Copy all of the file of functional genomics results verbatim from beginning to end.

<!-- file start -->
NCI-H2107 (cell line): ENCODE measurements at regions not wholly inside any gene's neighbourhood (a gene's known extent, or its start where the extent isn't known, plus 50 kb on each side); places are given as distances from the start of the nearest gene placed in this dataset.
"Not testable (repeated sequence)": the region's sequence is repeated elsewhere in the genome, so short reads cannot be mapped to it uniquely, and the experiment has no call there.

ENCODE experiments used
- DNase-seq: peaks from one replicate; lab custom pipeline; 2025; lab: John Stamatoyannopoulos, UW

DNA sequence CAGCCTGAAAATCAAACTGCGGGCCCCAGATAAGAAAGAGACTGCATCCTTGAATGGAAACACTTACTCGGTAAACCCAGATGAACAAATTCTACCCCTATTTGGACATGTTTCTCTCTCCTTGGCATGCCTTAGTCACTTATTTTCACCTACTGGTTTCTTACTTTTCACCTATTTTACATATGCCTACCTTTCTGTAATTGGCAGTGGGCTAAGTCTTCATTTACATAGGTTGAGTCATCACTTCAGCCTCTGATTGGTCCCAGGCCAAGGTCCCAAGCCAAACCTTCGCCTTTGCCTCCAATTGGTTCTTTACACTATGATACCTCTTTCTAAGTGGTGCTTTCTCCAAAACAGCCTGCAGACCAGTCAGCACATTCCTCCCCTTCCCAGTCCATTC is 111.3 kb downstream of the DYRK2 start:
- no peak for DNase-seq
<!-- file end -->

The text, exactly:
NCI-H2107 (cell line): ENCODE measurements at regions not wholly inside any gene's neighbourhood (a gene's known extent, or its start where the extent isn't known, plus 50 kb on each side); places are given as distances from the start of the nearest gene placed in this dataset.
"Not testable (repeated sequence)": the region's sequence is repeated elsewhere in the genome, so short reads cannot be mapped to it uniquely, and the experiment has no call there.

ENCODE experiments used
- DNase-seq: peaks from one replicate; lab custom pipeline; 2025; lab: John Stamatoyannopoulos, UW

DNA sequence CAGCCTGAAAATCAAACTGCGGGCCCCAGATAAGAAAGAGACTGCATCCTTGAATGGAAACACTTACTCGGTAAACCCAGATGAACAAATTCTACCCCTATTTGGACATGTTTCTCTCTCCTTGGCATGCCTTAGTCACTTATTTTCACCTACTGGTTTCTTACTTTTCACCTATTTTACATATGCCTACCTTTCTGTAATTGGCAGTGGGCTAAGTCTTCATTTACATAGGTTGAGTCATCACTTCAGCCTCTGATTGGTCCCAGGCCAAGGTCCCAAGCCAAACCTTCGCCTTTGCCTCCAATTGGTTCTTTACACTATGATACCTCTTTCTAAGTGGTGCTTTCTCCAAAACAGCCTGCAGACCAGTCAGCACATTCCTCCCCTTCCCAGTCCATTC is 111.3 kb downstream of the DYRK2 start:
- no peak for DNase-seq